The use of performance trace minerals to bolster the immune system can help swine producers reduce the losses associated with clinical and subclinical ileitis. Adopting resilient control solutions is becoming increasingly important as options for control become more restricted.
Ileitis remains a widespread and financially significant problem, reducing growth rate and unit throughput and increasing mortality. It is becoming more of an issue as the global swine industry moves to reduce the use of antibiotics.
Ileitis is a widespread challenge, and treatment has usually revolved around vaccination and the use of antibiotics – but the use of antimicrobials is being removed from the control armoury. Ileitis is commonly seen as an issue in growers and finishers but is now increasingly seen in the late nursery phase as antibiotic restrictions are imposed.
Finisher pigs may be helped by the use of trace minerals. - Foto: Mark Pasveer
Subclinical ileitis: less recognised
Subclinical ileitis is less well understood and recognised, often being indistinguishable from other enteric challenges. Visible signs such as rough hair and gauntness are often not seen, but average daily gain will be affected, commonly reduced by between 10% and 37%.
The cost of the disease to the industry is significant. About 40% of businesses report a level of clinical problems in the herd, and all will also be suffering the effects of unseen subclinical disease. As many as 50% of units will have subclinical issues and be largely unaware of it.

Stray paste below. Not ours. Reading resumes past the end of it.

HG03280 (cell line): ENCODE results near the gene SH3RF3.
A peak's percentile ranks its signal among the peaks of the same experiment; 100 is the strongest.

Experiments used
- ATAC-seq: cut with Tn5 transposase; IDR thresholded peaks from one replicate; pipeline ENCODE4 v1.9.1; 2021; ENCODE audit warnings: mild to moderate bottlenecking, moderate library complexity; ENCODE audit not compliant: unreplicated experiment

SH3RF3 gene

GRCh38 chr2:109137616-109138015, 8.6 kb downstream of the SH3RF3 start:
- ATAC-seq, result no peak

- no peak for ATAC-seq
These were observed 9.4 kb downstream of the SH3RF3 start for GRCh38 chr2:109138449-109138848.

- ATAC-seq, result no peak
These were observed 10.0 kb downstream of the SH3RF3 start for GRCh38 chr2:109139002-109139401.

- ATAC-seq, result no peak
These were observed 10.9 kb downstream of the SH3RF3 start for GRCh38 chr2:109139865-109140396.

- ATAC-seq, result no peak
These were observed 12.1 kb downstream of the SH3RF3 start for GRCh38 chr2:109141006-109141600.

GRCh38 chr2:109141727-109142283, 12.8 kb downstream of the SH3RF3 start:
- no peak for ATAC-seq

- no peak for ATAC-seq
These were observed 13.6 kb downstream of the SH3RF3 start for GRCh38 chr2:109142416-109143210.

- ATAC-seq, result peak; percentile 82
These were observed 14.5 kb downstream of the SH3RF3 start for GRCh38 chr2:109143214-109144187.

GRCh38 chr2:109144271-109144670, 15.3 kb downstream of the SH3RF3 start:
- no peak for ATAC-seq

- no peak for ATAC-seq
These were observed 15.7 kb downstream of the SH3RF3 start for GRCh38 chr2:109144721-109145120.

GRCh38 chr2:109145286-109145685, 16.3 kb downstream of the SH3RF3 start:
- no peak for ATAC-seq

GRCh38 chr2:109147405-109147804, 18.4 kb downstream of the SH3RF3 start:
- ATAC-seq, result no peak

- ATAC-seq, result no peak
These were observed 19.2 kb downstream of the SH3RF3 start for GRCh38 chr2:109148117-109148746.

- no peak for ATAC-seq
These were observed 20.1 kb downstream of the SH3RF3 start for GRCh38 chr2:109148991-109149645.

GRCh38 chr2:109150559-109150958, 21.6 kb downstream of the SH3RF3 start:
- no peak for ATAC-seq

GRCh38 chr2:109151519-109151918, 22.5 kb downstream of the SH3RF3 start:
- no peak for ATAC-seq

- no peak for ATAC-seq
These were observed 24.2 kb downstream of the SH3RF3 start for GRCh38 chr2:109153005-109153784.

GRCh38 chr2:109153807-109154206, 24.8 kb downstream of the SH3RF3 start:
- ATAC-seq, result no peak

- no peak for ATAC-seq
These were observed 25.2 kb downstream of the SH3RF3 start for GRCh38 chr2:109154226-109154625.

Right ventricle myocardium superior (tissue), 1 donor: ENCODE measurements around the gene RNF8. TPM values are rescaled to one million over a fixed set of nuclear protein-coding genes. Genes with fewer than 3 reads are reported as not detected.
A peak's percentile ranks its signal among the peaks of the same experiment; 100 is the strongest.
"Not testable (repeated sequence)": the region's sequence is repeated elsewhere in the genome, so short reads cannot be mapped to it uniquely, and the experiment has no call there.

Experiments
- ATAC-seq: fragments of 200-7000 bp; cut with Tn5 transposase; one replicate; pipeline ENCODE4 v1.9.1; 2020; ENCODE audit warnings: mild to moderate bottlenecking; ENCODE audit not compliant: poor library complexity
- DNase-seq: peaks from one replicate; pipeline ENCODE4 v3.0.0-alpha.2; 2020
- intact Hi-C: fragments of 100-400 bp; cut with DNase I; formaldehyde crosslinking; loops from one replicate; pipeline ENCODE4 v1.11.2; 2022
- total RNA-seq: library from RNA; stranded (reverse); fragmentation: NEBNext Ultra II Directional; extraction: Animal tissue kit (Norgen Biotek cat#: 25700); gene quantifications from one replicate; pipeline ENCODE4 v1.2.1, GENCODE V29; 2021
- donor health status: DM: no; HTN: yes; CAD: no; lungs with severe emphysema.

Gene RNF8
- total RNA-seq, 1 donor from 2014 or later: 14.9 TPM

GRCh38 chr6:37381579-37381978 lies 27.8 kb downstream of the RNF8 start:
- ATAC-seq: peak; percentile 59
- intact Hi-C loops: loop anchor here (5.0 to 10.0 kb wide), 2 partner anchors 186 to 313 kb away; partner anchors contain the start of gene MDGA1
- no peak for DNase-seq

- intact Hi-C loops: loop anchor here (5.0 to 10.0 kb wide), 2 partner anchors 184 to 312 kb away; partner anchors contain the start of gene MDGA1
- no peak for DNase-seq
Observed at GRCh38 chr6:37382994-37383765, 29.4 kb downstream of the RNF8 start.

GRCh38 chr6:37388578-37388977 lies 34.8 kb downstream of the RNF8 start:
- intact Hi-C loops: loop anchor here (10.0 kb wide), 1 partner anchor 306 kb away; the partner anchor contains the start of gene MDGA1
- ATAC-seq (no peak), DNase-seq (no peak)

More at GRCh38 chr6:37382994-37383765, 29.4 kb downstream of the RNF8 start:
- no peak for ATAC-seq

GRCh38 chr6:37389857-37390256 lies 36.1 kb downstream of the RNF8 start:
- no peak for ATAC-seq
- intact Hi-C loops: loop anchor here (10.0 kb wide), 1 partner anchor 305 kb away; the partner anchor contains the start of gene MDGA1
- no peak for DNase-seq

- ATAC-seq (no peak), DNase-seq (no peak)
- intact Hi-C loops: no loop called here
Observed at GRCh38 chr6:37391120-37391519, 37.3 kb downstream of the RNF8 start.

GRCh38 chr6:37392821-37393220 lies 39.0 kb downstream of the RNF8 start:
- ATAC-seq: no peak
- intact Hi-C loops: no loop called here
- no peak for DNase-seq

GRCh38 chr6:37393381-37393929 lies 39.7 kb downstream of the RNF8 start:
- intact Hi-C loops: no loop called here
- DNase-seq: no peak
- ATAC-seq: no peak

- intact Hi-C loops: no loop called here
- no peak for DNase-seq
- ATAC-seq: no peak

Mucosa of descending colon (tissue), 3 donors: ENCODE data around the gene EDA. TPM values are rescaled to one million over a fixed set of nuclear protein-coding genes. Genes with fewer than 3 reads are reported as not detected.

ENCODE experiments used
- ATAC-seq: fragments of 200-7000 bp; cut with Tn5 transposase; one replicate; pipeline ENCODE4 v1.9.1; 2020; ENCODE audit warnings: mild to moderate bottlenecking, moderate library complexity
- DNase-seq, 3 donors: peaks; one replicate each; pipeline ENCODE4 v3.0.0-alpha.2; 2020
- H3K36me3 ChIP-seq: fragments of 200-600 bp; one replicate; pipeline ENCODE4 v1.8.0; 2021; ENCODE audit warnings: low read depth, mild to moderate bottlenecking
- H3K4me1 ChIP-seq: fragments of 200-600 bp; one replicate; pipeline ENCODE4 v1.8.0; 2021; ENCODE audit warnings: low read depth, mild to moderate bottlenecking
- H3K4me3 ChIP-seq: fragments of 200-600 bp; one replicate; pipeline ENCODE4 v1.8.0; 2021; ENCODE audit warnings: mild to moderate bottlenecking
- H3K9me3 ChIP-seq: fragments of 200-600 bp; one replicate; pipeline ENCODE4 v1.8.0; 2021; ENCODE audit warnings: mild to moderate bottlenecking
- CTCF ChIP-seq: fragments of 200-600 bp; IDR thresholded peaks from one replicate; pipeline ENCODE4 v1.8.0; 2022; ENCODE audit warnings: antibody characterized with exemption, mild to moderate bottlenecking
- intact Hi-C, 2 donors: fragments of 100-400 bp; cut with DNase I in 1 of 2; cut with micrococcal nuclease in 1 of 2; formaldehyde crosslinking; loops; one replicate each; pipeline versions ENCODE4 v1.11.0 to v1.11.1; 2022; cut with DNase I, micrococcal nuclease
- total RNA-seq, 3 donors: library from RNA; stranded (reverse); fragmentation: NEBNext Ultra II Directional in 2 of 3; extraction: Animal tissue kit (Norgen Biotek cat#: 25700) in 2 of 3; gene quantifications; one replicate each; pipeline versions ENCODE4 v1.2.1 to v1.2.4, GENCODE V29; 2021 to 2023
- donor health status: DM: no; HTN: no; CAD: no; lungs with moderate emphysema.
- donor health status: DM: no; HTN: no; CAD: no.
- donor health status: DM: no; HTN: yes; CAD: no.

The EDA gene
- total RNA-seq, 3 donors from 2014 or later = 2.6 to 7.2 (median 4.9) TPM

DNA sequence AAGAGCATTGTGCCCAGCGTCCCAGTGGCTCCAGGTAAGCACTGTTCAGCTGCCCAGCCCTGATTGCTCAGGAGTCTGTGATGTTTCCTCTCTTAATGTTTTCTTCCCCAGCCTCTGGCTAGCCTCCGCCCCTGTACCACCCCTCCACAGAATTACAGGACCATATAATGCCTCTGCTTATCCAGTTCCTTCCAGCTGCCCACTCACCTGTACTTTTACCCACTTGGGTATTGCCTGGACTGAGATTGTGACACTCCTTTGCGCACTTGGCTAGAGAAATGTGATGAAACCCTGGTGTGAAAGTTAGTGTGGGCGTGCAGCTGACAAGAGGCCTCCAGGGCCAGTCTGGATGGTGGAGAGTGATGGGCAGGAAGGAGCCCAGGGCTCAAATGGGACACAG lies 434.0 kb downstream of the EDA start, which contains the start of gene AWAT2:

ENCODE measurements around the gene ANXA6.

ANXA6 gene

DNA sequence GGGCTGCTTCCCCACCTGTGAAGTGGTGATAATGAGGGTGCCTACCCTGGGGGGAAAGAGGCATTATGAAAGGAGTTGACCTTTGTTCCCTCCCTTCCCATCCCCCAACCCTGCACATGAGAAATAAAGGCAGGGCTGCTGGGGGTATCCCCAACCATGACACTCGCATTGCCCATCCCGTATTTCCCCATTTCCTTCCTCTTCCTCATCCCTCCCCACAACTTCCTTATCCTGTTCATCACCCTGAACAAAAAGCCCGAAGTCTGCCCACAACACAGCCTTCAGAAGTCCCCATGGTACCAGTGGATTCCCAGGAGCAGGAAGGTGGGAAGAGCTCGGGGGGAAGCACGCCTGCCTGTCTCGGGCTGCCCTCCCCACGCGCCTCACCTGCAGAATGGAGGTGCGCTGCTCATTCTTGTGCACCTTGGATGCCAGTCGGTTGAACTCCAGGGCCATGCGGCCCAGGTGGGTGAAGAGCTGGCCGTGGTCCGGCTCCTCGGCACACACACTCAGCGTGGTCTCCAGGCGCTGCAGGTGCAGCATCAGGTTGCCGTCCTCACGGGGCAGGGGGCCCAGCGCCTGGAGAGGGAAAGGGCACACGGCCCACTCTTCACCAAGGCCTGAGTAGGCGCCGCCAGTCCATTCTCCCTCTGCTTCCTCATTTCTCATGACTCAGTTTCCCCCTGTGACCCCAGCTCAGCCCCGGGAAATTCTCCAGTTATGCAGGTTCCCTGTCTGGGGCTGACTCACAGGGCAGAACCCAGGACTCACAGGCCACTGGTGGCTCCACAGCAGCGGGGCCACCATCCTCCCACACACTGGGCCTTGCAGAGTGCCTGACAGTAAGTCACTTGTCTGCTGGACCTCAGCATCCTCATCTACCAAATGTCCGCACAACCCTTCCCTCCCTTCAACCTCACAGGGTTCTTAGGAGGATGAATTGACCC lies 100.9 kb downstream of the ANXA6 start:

They will simply see poorer performance and probably attribute this to other causes. The cost of subclinical disease is estimated to be around € 3–11 per pig marketed. This soon multiplies into significant sums when taken across a whole unit with several batches per year.
To this morbidity effect can be added the costs of increased mortality and the costs of management disruption including reduced throughput, particularly in “all-in-all-out” systems. The cost of ileitis in swine herds can therefore be considerable, making control and reduced incidence a prime objective to improve efficiency.
By suppressing the immune function, the bacteria can continue to reproduce resulting in a thickening of the ileum, a condition often referred to as “garden hose gut”
Development of ileitis